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Understanding the Law Firm and Your Position There

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Finding the Decision Makers in Law Firms and Corporations

It is crucial in seeking your first paralegal job that you determine who makes the hiring decisions in the law firm or corporation. This also includes finding out what is the accepted process of interviewing and hiring. In non legal work, being referred to a personnel or human resources department may sound a death knell to your job aspirations: successful applicants often find that going directly to the person making the hiring decision is most productive.


However, the direct approach may not be appropriate in seeking a paralegal job. Law firms and corporate counsels' offices are often very formal, and this means following established procedures. While it will ultimately be necessary to meet with the hiring authority, it may be inappropriate to seek to do so at first. You initially need to determine the first person in a firm or corporation you need to contact about employment. Once that contact is made, you can determine through questioning who makes the final decision. With that knowledge, you will have a better understanding of who you're meeting and why, and you can modulate your behavior accordingly. You may, for instance, seek to establish a personal rapport while interviewing with an associate who may later be your boss. For the firm's managing partner, who is the ultimate hiring authority in a number of firms, you may want to be more formal.

Law Firm Structures

Law firms and corporations are structured quite differently. Most large firms have a managing partner or management committee made up of the senior partners who are responsible for managing the firm. The hiring authority could be any one of the following persons: partner, associate, director of administration, office manager, recruiting coordinator, paralegal manager or paralegal.

Usually there is an office administrator, sometimes called the director of administration (DOA) or the office manager. This person is in charge of the day-to-day operations of the firm, from overseeing its financial organization to figuring out what kind of computer system to purchase. Sometimes this person is in charge of hiring paralegals, and you may need to meet with the administrator first. Then again, there may be a personnel department that handles this initially, and then reports to the administrator.

Some firms are structured so that the paralegals are managed by a paralegal supervisor (also called a legal assistant manager in some firms). All managers are good sources of information about the firm's structure, work flow and hiring process. Smaller firms usually have one office manager who may be the first contact in the hiring process. Call the firm initially and ask the receptionist who is the appropriate person to contact about employment. Once that contact is made, you can begin gathering the additional information you need about the firm.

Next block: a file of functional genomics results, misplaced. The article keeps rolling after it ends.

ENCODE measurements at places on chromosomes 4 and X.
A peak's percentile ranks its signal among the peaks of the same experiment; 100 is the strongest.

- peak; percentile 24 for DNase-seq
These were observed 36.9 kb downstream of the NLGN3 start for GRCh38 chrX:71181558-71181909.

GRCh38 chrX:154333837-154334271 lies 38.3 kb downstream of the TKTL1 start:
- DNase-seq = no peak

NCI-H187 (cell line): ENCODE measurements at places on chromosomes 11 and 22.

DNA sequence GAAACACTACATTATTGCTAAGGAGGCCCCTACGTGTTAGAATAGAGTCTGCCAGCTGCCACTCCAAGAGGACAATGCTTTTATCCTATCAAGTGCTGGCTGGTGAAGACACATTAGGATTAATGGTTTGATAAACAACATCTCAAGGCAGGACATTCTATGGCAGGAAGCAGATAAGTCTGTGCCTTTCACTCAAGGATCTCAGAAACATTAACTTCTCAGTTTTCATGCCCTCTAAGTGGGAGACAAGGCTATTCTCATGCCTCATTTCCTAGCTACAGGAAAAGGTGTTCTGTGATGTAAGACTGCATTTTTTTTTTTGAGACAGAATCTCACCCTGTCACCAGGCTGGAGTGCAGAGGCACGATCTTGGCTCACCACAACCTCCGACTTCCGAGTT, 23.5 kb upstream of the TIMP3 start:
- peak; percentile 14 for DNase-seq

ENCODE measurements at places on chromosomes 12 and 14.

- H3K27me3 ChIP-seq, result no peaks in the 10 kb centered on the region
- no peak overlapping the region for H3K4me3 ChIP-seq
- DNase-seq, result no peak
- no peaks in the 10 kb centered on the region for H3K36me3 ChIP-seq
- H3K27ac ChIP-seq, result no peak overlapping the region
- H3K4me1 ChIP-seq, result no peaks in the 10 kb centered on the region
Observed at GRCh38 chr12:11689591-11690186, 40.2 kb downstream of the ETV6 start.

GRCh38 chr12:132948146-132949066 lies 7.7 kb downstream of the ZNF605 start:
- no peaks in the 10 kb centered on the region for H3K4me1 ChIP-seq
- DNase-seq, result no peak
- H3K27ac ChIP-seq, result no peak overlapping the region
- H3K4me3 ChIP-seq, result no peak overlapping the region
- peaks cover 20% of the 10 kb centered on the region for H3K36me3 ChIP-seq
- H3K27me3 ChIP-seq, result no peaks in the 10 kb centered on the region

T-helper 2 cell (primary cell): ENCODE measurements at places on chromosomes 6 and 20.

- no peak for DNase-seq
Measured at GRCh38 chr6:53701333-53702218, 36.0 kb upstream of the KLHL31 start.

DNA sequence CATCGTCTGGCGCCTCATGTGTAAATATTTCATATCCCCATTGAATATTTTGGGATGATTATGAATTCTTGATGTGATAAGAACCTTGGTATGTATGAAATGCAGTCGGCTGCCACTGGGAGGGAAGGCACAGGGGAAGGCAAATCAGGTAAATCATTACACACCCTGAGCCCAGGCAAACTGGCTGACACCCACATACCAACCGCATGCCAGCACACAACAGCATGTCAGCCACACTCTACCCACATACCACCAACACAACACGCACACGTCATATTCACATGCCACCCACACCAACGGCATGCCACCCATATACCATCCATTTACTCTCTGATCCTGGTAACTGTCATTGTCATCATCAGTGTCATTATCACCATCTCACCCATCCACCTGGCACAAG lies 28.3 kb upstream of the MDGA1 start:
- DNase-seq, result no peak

Many large firms (over fifty attorneys) have a formal, structured paralegal department (sometimes called "program"), headed by a paralegal manager or coordinator. Paralegal managers have become such important figures in the paralegal world that they have founded the Legal Assistant Management Association (LAMA) with chapters around the nation.
Some large firms have also created a legal assistant career ladder frequently called the "paralegal program" that you can climb as you gain position. Legal assistant levels I, II and III may exist, all with different levels of pay and degrees of responsibility. Some firms will also utilize case clerks, document clerks or paralegal assistants who also fall within the program.

These clerks are below the paralegal position. It's a great way for those of you without a certificate to enter the field and work your way up the ladder. At some point, however, you may be required to obtain a certificate or take certain courses in order to be promoted.

There is usually a paralegal manager at the head of this configuration. This person can be a great source of information about the opportunities available at the firm, and because most managers are former legal assistants themselves, can also be good sources of informational interviews.

HOT TIP: Even if you are to be interviewed by the lawyer you will be working with, it is a good idea to contact the paralegal manager both to establish rapport and to gather information about the role of paralegals in that firm.

Some larger firms do not, as yet, have formal legal assistant programs. A legal assistant with five years of experience may have the same rank as a new person. All legal assistants are expected to report directly to attorneys, and there are no structured levels. However, experienced legal assistants at these firms have found their specific niche or specialization and enjoy status, tenure and great salaries.